Facing a court-ordered deadline of midnight Thursday, Assistant Administrator for the Office of Air and Radiation Gina McCarthy told reporters in a news call that EPA has proposed tightening the annual exposure to fine-particle soot from 15 micrograms per cubic meter of air to between 12 and 13 micrograms per cubic meter of air. Industry officials and environmentalists said the proposal, which will be finalized by mid-December, would have implications for both the U.S. economy and public health.
McCarthy called fine particles “a serious pollutant with serious consequences.” She said EPA estimates that the new rule would produce $30 to $86 in benefits for every dollar invested in pollution control.
But McCarthy added that the agency is prohibited from considering costs when determining soot concentrations. “For the standard setting, we rely on the science,” she said.
Paul Cort, the Earthjustice attorney who represented the Lung Association and the National Parks Conservation Association in a lawsuit forcing EPA to issue the rule, called the proposal an “opening offer” and vowed to press for more stringent restrictions.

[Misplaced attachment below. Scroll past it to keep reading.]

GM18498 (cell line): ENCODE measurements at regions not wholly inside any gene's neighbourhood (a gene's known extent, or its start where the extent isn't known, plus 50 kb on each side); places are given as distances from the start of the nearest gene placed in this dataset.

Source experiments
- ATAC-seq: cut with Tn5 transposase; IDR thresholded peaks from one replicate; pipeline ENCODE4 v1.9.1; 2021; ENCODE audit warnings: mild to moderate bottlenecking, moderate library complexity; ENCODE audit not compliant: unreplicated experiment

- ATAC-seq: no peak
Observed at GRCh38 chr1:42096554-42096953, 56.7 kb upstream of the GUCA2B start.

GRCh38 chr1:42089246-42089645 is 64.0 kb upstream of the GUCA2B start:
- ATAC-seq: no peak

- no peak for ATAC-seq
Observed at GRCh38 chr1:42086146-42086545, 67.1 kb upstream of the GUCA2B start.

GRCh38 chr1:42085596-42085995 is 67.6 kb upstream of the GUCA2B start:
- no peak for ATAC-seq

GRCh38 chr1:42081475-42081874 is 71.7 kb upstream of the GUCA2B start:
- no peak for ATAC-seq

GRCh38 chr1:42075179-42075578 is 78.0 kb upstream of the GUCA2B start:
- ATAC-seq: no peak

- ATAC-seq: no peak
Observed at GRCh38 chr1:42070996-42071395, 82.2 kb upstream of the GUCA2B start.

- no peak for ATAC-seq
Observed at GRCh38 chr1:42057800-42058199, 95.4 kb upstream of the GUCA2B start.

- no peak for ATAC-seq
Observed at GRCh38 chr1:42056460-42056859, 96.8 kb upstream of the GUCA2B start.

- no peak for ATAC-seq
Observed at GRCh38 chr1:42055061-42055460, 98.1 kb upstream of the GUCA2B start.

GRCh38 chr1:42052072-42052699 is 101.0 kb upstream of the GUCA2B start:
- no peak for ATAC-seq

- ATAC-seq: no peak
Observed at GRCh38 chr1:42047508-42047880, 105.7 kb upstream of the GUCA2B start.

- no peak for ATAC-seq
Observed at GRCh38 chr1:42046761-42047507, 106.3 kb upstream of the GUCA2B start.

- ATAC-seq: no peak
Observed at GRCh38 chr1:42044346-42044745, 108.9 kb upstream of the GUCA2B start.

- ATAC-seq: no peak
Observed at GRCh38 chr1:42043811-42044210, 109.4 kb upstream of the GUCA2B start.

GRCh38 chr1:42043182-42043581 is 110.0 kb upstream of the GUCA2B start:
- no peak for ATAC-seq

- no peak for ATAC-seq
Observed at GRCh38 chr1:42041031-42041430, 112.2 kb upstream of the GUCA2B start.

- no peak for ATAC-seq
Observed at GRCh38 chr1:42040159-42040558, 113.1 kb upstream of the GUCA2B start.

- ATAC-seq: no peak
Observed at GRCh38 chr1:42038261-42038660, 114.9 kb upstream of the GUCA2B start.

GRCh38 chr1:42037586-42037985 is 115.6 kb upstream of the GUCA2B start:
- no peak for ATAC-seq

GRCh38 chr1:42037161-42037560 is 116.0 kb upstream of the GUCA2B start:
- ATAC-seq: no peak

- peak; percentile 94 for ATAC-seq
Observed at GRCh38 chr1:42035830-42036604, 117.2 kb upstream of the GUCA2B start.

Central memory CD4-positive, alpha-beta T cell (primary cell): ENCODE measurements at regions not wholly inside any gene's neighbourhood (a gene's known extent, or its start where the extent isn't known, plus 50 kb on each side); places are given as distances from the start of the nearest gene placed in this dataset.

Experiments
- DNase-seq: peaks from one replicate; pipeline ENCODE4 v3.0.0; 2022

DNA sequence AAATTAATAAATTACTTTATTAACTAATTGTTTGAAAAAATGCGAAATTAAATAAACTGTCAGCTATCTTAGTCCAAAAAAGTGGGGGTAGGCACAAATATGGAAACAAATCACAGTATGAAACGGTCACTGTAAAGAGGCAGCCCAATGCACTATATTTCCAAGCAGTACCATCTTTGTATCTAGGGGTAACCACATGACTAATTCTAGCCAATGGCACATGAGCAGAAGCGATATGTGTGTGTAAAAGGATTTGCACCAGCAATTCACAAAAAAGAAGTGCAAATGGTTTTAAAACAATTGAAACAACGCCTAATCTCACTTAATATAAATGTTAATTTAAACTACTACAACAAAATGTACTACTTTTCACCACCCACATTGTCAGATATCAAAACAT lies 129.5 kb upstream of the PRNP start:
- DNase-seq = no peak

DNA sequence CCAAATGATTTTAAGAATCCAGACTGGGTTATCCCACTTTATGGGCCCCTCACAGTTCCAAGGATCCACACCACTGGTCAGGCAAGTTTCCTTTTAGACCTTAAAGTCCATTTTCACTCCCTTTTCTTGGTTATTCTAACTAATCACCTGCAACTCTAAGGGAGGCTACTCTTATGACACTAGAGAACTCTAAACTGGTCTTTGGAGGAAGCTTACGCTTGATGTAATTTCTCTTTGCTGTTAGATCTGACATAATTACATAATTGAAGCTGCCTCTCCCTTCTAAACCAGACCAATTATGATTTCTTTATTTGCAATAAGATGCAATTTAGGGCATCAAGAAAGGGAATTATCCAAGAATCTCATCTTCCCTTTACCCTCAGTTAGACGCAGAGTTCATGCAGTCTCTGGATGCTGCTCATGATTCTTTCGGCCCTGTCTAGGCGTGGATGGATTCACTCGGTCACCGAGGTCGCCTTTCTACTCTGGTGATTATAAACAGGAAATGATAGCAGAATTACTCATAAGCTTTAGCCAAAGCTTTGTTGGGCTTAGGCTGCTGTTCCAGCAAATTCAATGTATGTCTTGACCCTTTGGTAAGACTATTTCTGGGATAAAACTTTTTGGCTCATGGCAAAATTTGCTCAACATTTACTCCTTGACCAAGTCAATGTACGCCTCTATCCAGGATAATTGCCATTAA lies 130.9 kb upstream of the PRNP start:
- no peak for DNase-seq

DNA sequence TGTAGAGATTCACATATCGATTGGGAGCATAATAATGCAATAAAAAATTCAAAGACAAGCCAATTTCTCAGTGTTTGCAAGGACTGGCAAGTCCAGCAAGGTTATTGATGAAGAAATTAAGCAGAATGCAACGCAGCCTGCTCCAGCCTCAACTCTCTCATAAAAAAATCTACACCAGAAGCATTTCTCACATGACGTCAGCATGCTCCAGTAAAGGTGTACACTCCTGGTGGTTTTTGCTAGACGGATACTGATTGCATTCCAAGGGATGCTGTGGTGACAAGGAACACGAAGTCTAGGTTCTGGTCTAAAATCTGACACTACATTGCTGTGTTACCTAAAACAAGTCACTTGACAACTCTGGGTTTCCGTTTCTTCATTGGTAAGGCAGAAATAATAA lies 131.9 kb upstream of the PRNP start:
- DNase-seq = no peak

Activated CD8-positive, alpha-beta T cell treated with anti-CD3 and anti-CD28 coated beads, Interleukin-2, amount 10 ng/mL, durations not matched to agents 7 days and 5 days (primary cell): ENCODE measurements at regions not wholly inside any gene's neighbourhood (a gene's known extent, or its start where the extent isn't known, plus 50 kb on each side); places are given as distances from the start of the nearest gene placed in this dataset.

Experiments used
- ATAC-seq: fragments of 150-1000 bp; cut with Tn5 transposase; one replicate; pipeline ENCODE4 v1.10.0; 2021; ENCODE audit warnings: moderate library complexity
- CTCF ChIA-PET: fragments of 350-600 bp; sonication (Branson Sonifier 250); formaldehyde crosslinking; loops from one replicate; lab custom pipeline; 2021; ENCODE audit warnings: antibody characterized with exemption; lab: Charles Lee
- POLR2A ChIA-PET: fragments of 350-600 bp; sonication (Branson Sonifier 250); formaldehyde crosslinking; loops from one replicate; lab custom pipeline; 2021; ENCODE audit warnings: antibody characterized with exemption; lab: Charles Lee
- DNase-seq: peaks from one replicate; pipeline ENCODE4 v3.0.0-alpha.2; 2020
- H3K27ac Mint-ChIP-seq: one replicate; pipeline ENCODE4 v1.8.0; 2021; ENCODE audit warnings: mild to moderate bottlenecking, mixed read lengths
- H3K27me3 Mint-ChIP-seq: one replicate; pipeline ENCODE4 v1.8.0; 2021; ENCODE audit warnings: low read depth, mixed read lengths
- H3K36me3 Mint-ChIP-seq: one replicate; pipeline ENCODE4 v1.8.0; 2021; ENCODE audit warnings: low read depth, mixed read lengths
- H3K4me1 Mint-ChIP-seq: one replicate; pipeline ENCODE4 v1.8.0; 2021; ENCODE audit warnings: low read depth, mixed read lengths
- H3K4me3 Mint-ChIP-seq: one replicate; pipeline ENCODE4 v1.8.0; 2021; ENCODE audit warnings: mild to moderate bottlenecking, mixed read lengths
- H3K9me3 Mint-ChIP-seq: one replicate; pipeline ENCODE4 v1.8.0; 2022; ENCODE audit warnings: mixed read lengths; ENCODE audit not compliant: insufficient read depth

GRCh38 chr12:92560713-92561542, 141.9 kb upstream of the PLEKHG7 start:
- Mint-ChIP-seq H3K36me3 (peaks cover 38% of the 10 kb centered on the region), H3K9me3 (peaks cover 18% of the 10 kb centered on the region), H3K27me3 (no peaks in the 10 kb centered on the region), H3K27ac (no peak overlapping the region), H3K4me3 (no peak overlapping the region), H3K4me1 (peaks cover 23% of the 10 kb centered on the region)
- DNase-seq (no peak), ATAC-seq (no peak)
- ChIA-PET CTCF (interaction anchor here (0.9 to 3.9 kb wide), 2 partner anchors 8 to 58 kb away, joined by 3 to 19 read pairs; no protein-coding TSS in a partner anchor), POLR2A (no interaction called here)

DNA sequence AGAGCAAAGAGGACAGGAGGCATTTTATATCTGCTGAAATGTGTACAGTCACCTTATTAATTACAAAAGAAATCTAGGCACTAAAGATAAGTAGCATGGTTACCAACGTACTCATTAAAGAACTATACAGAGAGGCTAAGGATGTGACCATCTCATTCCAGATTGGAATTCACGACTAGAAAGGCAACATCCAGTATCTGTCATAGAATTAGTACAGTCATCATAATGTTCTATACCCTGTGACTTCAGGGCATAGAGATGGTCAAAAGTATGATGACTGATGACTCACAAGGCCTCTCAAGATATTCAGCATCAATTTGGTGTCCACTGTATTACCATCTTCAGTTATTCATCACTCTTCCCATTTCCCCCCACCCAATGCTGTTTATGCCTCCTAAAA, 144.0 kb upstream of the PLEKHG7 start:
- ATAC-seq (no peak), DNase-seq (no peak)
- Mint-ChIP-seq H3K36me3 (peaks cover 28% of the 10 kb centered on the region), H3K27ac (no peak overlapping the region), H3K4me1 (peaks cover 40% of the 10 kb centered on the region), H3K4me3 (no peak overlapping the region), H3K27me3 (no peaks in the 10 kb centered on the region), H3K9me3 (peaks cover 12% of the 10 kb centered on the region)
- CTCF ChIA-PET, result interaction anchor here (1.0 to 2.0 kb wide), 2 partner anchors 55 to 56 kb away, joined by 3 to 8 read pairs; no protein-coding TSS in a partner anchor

“There’s no question that EPA’s proposal is going to save lives,” Court said, estimating that cutting exposure to 13 micrograms per cubic meter would avoid 8,000 premature deaths a year. But he added that reducing the concentration to 11 micrograms would boost that number to 27,000 avoided deaths.
Jeffrey R. Holmstead, head of the EPA’s air and radiation office under President George W. Bush, said he’s been “a little surprised” that industry hasn’t launched as hard a fight against this proposal as it did against an EPA smog proposal last year, which President Obama pulled back in September.
McCarthy said two of the rules that the EPA has finalized — including one curbing mercury and air toxins and another limiting sulfur dioxide and nitrogen oxide from sources such as power plants and cement plants — ensures that the tighter rule will only affect a tiny number of communities which face challenges such as old diesel engines around ports or railyards, or woodstoves in valleys.
“We’re already on the path for 99 percent of counties to meet the standard, without the need for additional state or local action,” she said.
EPA projects that as many as six counties will not to meet the standards by 2020, when counties must be in compliance, McCarthy said. They are Riverside and San Bernadino in California; Santa Cruz, Ariz.; Wayne County, Mich.; Jefferson County, Ala.; and Lincoln County, Mont.